Monday, May 6, 2019
Mark Denbeaux, Nathan W. Kahl, Nicholas Snow, Richard Eschle, Marissa Litwin, Keith Oliver and Robert DiPisa (Seton Hall University, School of Law, Seton Hall University, Seton Hall University, Seton Hall Law School - Center for Policy & Research, Seton Hall University - Center for Policy & Research, Seton Hall University - Center for Policy & Research and Seton Hall University - Center for Policy & Research) have posted The Untestable Drunk Driving Test on SSRN. Here is the abstract:
The intersection of law and science has a long and tortuous history, but a new chapter is being written in New Jersey with the state’s use of the Alcotest 7110 MK III-C for prosecuting drunk driving traffic offenses. As the name implies, this is a device which purports to test levels of intoxication by measuring breath alcohol levels in order to determine blood alcohol concentration. The Alcotest is a proprietary device purchased by the State of New Jersey for use by law enforcement under a contract with the manufacturer that prohibits the State from subjecting the device to “reverse engineering” testing. Although the Alcotest was approved for use by the New Jersey Supreme Court after a proceeding that explored its reliability, serious scientific and legal questions remain, largely because of the manufacturer’s refusal to sell a device for independent testing or permit the State to provide its devices for such assessment. Given this limitation, any conclusions about the Alcotest are necessarily tentative. Nevertheless, as detailed in this Report, there are serious reasons to doubt the accuracy and reliability of the test, especially the manufacturer’s claims of the superiority of its product because, unlike other devices, the Alcotest employs two independent measures of breath alcohol. In reality, the two measures are highly interdependent. In addition, there are other reasons to question the validity of the test as an accurate measure of intoxication.
The Alcotest machine and the process by which it has been adopted raise the following novel issues:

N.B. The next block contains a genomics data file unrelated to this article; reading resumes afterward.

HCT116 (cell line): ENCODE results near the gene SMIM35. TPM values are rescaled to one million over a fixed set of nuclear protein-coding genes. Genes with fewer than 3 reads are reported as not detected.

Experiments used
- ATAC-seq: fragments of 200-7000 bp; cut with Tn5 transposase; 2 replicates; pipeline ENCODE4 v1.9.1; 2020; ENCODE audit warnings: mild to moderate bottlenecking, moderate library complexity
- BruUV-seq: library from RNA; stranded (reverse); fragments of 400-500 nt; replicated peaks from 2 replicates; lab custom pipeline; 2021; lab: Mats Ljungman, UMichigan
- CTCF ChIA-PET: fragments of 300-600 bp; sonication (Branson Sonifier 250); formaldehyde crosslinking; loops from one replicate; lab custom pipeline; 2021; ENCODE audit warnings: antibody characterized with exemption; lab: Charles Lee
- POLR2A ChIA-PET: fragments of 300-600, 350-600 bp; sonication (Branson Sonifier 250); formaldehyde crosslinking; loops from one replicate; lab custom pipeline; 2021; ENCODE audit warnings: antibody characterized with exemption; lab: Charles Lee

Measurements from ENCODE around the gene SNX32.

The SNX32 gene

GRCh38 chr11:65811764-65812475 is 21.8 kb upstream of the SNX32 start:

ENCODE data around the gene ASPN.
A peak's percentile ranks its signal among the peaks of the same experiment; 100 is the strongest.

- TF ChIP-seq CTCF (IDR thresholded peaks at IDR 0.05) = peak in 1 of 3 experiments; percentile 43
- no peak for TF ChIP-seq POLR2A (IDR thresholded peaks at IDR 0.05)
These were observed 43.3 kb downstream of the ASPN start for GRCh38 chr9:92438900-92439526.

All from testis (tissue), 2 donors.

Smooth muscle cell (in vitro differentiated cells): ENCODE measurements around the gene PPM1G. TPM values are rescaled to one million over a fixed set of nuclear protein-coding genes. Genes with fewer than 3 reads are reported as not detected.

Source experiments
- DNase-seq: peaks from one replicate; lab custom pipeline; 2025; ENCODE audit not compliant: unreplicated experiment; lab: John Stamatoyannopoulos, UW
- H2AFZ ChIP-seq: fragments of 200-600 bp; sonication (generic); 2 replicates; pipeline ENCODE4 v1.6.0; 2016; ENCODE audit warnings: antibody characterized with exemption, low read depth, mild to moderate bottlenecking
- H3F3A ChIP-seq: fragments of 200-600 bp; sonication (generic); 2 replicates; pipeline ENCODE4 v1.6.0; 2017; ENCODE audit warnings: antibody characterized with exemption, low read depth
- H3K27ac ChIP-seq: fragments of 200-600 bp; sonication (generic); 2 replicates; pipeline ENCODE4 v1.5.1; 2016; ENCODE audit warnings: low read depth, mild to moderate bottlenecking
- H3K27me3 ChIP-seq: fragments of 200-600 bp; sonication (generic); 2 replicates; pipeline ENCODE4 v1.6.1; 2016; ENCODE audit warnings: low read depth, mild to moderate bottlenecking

• In New Jersey, the Alcotest device has been adopted to the exclusion of all other devices. The Alcotest is now the only breath alcohol analyzer of record in the state.
• The Alcotest device is now ‘immunized’ from challenge and from outside testing, and doubly so:
• By New Jersey’s contract with Draeger, which allows Draeger to prohibit any entity other than the state from purchasing the Alcotest, and
• By the decision in State v. Chun, which acknowledges Draeger’s intellectual property rights to the source code of the Alcotest, thus preventing any outside entity from determining how the machine works.
• Measurement devices like the Alcotest are inherently inexact, not because of oversights or poor design but because any measurement carries with it measurement errors. Sources of error for previous machines were reasonably well investigated, documented, and understood. The Alcotest, while new and theoretically better than previous designs, is also subject to measurement error, but because of the Alcotest’s immunity to challenge, those sources of error are currently not subject to investigation by scientists, let alone litigants.
The point — that a consequential and relatively ubiquitous scientific instrument is unavailable for scientific purposes, under any circumstances — is more than a theoretical issue.
The hallmark of the scientific process is testing and peer review. As matters now stand, it is impossible to test and review the Alcotest in the courts, and Dr. Snow’s experiences show that it is further exempted from testing and review in the scientific community.
This report investigates the process by which the Alcotest was adopted; the extent to which it is immune from testing; the reason that such immunization is dangerous in light of the science of breathalyzers in general and the Alcotest in particular; and, finally, the legal consequences of admission of evidence that cannot be tested either in general or in this particular case. Because science lies at the core of the legal issues surrounding the use of the Alcotest, Part Two of this report describes the science behind blood alcohol tests in general and the Alcotest in particular. Part Three considers the circumstances and the Special Master’s decision of State v. Chun. Finally, the report’s conclusion addresses the legal consequences of the aforementioned testing prohibitions upon the use of the device in litigation.